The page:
Washing your windows is the sort of annoying chore that you want to get right the first time. To make sure you only have to tackle this project once, note these common mistakes before you start spraying and wiping.
1. You choose a sunny day.
Do this job in the blazing sun and the cleaner will dry onto the hot windows before you get to wipe it off, leaving hard-to-remove streaks. Instead, choose a dry, cloudy day. But if the sun’s out and you’re itching to clean, start with the windows on the shady side of the house.
2. You don’t dust the sills and sashes first.
Skip this step and any liquid that drips onto the window frames will create a muddy mess. Always vacuum the frame, sill, and sash first before tackling the glass.
3. You don’t use enough window cleaner.
Don’t be afraid to generously spritz your windows with cleaner (we like Hope’s Perfect Glass), especially if they are extra dirty. You need plenty of cleaner to dissolve and suspend the dirt so it can be completely wiped away. Skimp and you’ll
From toasting bread to grilling pizza, or even roasting chicken, the toaster oven is quite the diminutive workhorse in any kitchen. Here’s how to get it gleaming again after a few rounds battling grease and crumbs (which, if left unattended for too long, are a fire hazard — eep!).
1. Bust crumbs.
Start by unplugging the toaster oven, and taking on the easy-to-dump debris first. Simply shake any crumbs or other food particles into the trash.
2. Tackle the removable parts.
Next, remove the rack and pans, and spray them and the crumb tray with all-purpose cleaner. “Use a non-abrasive scrubbing sponge to get off gunk,” says Carolyn Forte, director of the Cleaning Lab at the Good Housekeeping Institute. “Rinse, and let air dry.”
3. Wipe away oven grease.
To tackle the oven itself, spray a scrubber sponge (or a regular sponge, if the interior is non-stick) with more cleaner. “Never spray appliances directly,” says Forte. “And steer clear of the heating elements inside.” Wipe the exterior as well, including the glass door. Good Housekeeping home care expert, Heloise, likes to use a vinegar-and-water solution on the glass.
4. Allow to dry completely.
“Be sure the oven’s dry (wait about five
1. Combat cooking fumes.
Try this to erase the scent of yesterday’s broiled fish: In a saucepan, mix 3 tablespoons of white vinegar and 1 cup of water, and boil for several minutes. Vinegar is acidic and odors are alkaline, so the former will neutralize the latter.
2. Treat the trash.
Without regular attention, garbage stench can take over your kitchen. As soon as you get a whiff, empty the can and use a wet paper towel to wipe away any debris stuck inside. Spray the inside and out with a disinfectant spray like Lysol, and let it dry. Do this about once a week, and you may be able to skip a deeper cleaning for good.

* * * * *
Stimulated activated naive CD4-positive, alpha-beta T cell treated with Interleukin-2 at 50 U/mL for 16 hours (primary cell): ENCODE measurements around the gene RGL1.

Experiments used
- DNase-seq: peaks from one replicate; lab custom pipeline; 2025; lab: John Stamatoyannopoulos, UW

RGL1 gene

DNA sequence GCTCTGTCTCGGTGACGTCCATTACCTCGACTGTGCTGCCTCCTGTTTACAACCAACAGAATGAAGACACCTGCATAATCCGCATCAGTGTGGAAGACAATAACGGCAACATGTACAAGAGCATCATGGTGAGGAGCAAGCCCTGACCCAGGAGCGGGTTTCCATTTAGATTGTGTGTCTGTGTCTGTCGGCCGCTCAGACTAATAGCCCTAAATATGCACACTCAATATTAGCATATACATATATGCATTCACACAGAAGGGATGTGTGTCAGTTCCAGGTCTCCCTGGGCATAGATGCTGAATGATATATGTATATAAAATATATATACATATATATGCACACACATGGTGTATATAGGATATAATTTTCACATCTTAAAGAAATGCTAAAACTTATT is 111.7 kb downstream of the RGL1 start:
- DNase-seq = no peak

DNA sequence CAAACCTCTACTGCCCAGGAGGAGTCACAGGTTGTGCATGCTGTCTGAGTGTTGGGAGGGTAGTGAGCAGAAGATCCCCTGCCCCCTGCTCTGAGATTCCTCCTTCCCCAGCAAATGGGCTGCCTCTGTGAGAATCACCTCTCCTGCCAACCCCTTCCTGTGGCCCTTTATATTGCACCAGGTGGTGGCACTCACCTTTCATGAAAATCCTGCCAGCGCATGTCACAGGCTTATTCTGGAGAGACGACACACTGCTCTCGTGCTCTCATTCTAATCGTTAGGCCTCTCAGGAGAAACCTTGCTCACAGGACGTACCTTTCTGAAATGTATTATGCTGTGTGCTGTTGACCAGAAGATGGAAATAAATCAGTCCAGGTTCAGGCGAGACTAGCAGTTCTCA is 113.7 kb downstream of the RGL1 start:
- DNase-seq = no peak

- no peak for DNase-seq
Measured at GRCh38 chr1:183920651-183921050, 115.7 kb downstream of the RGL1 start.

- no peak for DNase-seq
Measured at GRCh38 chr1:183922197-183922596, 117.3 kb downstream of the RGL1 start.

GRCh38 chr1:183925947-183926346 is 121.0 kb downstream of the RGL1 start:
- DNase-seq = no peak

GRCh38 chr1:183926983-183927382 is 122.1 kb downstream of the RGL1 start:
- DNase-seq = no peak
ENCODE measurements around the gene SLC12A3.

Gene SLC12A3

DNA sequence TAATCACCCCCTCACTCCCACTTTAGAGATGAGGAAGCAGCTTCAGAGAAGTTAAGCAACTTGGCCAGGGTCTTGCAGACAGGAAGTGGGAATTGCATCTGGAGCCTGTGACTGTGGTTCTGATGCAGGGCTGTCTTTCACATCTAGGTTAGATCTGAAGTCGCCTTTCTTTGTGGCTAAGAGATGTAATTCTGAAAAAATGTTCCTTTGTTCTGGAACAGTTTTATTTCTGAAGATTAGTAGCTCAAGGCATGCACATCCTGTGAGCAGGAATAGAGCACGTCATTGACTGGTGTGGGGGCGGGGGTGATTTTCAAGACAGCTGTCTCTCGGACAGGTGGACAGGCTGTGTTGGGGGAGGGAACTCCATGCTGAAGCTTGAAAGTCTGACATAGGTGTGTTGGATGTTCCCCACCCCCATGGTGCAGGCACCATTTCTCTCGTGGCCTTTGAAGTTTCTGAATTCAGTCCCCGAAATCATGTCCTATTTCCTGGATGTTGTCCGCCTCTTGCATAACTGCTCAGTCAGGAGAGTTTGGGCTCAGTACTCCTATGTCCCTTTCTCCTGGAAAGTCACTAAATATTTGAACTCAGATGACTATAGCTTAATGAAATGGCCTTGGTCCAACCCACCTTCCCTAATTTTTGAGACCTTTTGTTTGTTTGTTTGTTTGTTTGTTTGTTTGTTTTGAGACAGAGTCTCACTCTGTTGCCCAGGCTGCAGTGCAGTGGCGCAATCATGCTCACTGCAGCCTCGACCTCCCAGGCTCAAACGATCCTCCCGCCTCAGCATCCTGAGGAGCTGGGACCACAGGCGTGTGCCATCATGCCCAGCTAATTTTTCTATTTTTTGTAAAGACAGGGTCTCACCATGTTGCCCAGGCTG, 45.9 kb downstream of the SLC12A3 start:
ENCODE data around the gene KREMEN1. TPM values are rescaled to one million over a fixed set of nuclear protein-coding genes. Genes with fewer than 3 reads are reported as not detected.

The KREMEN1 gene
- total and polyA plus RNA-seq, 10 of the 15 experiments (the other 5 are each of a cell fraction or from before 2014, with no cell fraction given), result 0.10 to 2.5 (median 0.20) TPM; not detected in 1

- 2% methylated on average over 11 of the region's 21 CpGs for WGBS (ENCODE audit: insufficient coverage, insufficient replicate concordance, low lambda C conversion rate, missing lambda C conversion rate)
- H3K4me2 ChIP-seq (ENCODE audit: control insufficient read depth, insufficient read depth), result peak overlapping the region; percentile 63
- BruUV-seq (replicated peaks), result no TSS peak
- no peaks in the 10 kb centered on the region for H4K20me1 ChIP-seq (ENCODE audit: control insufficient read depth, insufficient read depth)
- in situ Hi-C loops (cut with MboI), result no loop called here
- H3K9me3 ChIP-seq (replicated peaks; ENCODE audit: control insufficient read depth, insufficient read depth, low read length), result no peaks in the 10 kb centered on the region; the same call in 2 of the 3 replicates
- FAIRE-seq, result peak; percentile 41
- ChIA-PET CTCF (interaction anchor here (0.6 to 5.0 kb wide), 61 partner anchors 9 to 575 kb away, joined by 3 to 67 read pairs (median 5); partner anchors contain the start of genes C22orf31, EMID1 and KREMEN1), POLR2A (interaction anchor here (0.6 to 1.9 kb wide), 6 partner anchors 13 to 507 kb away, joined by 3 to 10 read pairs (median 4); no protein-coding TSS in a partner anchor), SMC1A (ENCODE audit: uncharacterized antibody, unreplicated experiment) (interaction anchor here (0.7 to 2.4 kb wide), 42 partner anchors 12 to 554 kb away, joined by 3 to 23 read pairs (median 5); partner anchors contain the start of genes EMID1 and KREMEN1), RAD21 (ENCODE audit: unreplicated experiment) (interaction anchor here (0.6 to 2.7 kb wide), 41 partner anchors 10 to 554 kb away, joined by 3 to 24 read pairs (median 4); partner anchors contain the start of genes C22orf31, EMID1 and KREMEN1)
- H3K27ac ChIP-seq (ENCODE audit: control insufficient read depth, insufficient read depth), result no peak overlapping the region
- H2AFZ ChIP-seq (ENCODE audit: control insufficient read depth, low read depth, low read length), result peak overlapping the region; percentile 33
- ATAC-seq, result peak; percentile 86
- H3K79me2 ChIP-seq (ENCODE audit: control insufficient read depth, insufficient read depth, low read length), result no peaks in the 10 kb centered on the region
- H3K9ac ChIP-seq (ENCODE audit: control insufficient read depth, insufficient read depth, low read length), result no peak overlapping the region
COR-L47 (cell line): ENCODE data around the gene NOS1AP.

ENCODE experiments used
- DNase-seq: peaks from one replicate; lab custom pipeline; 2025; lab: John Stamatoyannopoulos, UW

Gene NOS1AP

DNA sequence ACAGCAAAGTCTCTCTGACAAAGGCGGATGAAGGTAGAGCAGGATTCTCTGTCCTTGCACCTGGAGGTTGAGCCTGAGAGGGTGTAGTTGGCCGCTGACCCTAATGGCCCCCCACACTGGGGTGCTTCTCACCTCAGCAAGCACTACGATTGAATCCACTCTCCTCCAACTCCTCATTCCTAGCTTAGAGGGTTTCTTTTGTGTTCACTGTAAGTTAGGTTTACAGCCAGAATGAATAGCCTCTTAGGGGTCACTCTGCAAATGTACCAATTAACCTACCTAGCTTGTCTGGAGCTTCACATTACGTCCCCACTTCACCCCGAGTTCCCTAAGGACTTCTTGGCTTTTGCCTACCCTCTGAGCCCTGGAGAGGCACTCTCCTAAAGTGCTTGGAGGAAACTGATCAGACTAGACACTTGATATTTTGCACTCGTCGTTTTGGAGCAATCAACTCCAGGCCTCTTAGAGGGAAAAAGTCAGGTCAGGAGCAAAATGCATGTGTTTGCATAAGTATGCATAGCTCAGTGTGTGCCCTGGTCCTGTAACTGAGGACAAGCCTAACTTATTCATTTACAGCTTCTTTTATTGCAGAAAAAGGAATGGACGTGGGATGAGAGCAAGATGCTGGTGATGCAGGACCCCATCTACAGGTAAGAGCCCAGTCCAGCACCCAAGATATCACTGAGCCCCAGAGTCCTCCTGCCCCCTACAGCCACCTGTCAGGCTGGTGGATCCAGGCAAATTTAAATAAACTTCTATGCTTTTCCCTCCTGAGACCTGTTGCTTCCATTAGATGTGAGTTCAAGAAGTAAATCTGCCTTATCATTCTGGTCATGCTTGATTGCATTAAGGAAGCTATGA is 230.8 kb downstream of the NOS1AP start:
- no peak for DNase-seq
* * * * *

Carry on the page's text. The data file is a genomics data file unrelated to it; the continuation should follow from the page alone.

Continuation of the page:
3. Freshen appliances.
If you’ve quit hand-rinsing items before loading them into the dishwasher, kudos for saving water. The downside: Food bits in the machine can lead to funky smells. Clean the filter (below the bottom rack) by whisking out any particles with a paper towel. Then run a “rinse only” or “quick rinse” cycle with the machine empty to wash away debris; afterward, leave the door a
Deciding on the right flooring option for your home can be quite stressful, especially if you’re having to work to a tight budget. There are literally hundreds of different flooring options in addition to your standard carpet and wood floors, so here are five slightly different options that look great and are surprisingly affordable.
Concrete floors can be polished or finished with a sealant to make them appear shiny. They give a great contemporary look to any room and are a great way of giving that traditionally decorated space a little bit of a twist. Concrete floors are also very kind to your wallet in comparison to other flooring options.
Cork flooring is both beautiful to look at and is very warm and forgiving underfoot. Its natural springiness makes this flooring option lovely to walk or stand on, making it ideal for kitchens.
Rubber flooring may make you think about 1980s industrial units, but as a flooring option for in the home, it is
If you want some house cleaning tips or advice, then here are a few simple important house cleaning tips for those of us that find our time somewhat stretched, or those of us, that procrastinate over house cleaning, and allow it to mount up steadily, until it is something we do not want to face. The secret to getting a neat and clean house, and not have to be confronted with a mammoth cleaning task is to clean a bit here and there. A little bit each day will result in ones housekeeping not becoming a pain, or a job you just cannot face.